Each morning, after Rachael Adkins climbs out of bed in her Woodinville home, she heads into the bathroom to get ready for the day. And each morning, Socks, her family’s white, red-eyed pet ferret is by her side, climbing up her leg or even playing around with the toilet plunger as she goes about her business.
Adkins adopted the 3-month-old just a few weeks ago, but she and her son Jack, 10, and daughter Devyn, 7, have already fallen in love with the new pet ferret, whose playful personality and nonstop cuddles offer respite from the many stresses and unknowns that accompany daily life during a pandemic.
For Adkins, despite Socks’ rather pungent smell, the small mammal helps her relax from her work as a real-estate photographer. For her children, the furry animal, who loves to play fetch and chase cat toys, is an excellent companion around the house.
“They can’t play with friends. We can’t go do half the things that we would normally do,” says Adkins, “so it’s nice to have something to do at home that’s not a book or not a video game or not TV, something that interacts with you and has a personality.”
Just a few weeks ago, Adkins wasn’t planning on getting a pet ferret. She was actually out looking for a rat.
Jack’s hamster had recently died and the family’s cat had run away, so while her children were at their dad’s house, she was hoping to surprise them.
But she couldn’t seem to find any rats. And when she came face to face with Socks in a Petco in Lynnwood, she says she knew within 20 minutes that she was the right addition for their family.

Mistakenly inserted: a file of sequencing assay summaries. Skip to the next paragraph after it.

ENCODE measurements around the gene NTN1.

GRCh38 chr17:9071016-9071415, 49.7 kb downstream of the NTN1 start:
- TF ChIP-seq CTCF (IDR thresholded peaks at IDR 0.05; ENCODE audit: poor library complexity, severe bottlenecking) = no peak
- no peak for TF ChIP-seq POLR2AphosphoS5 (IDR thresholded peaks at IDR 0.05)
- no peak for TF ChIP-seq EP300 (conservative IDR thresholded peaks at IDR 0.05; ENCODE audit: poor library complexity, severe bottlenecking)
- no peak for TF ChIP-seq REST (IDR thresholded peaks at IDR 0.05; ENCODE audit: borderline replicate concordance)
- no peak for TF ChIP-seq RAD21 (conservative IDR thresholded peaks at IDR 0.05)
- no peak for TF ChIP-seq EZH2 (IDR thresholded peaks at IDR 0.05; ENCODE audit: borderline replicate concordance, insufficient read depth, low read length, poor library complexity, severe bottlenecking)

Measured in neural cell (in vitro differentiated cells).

Since then, Adkins has done plenty of research on ferrets and learned just how many things they need in order to thrive.
From purchasing a combination of freeze-dried raw food and high-quality cat food for her meals, to fitting a 5-foot-tall cage into the living room and “ferret-proofing” the entire room with plastic baby gates and tinfoil so the new pet can run around, her adoption has come with plenty of work and expenses.
Adkins says when she initially brought Socks home, she thought, “Oh, my gosh what did I get myself into?” But those doubts were quickly quashed when she saw how fun she is to play with, and how cute she is when she passes out in your arms.
“Everything’s so uncertain right now, so it’s just nice to have something to come home to that brings you joy,” says Adkins.
Four days after the adoption, she introduced the unique addition to the family to her two children inside their small bathroom. Jack was immediately smitten, happily watching as the ferret tried to pull down his socks (which was how she got her name).
But Devyn started crying because she was scared of the animal biting her.
Adkins says after she explained that Socks is just a baby and doesn’t know any better, and that even if she does bite, it’s not very hard, Devyn quickly calmed down and grew to love the animal. Now she and her brother play with the ferret on breaks from remote learning, and fight over who gets to hold her when class is back in session.
Meanwhile, Adkins has noticed that the ferret has helped her find her own time to take breaks from her nonstop daily schedule.
“Coming home to that and knowing that she’s not going to be stressed or worried about daily life or what’s going on, she just wants to play, that’s all she wants, it gets me to stop what I’m doing, stop working, stop focusing on negative things and sit down and just play with her,” she says. “It’s such a great stress relief for me.”